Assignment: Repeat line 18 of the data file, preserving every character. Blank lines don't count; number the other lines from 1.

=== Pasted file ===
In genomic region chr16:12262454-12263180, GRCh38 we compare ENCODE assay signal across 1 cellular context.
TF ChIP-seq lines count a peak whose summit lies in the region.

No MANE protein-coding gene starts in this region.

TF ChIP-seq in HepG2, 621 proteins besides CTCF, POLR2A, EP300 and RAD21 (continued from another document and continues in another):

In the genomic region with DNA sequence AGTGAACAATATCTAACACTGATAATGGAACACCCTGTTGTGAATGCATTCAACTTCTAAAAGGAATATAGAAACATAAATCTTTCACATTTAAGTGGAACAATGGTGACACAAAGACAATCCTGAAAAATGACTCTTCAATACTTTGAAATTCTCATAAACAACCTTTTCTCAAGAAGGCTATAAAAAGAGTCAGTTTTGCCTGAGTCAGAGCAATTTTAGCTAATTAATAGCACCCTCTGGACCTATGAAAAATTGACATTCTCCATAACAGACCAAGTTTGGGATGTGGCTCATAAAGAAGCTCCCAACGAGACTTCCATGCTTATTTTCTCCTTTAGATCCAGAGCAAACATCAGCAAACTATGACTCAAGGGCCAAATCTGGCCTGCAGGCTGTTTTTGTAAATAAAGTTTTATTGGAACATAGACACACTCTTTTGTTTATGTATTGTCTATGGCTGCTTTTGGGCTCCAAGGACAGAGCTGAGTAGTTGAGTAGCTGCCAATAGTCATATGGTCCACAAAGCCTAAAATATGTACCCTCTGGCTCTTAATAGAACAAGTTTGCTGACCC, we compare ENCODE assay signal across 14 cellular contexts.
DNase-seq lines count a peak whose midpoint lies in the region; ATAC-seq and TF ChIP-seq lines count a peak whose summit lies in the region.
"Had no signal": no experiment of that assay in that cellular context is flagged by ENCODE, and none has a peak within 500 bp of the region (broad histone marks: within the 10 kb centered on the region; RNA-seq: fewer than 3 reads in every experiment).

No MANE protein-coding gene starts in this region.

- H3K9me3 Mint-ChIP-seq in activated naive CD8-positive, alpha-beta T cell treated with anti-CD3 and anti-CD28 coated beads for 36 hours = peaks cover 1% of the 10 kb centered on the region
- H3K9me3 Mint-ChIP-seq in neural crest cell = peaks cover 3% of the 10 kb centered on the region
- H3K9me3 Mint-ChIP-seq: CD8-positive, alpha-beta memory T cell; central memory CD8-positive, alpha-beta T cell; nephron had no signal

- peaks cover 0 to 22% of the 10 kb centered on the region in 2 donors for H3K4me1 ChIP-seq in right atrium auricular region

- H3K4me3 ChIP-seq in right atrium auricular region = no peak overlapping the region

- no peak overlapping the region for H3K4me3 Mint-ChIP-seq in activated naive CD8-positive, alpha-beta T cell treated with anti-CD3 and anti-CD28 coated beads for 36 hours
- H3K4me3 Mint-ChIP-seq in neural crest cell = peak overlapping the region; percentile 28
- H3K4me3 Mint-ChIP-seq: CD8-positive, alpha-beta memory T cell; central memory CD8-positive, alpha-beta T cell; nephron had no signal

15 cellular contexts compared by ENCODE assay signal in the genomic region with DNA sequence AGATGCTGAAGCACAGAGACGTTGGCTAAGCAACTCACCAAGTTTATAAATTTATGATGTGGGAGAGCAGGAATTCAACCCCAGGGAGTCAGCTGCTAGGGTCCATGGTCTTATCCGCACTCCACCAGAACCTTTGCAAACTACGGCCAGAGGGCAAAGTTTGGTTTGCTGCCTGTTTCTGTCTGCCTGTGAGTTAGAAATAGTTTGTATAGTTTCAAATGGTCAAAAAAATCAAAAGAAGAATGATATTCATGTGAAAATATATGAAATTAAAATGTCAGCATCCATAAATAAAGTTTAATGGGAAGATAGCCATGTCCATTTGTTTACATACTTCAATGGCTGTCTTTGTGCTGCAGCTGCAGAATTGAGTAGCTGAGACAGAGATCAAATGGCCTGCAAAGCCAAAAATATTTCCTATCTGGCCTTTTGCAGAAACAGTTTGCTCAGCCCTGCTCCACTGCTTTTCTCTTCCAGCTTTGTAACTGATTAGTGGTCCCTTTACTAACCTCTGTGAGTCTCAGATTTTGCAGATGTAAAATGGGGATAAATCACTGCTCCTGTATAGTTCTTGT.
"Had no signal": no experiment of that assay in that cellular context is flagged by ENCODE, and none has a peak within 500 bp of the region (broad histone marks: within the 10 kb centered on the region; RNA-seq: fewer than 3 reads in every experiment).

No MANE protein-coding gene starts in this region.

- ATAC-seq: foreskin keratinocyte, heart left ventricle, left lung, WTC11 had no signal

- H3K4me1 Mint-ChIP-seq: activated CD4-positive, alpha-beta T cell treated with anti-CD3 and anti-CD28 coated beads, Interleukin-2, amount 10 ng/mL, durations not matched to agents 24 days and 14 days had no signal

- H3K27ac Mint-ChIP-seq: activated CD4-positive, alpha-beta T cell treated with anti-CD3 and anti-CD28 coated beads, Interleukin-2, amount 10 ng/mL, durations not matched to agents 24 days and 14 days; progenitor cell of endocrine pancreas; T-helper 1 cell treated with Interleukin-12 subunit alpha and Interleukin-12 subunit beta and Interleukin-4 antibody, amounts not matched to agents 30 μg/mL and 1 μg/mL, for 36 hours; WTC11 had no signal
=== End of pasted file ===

"Had no signal": no experiment of that assay in that cellular context is flagged by ENCODE, and none has a peak within 500 bp of the region (broad histone marks: within the 10 kb centered on the region; RNA-seq: fewer than 3 reads in every experiment).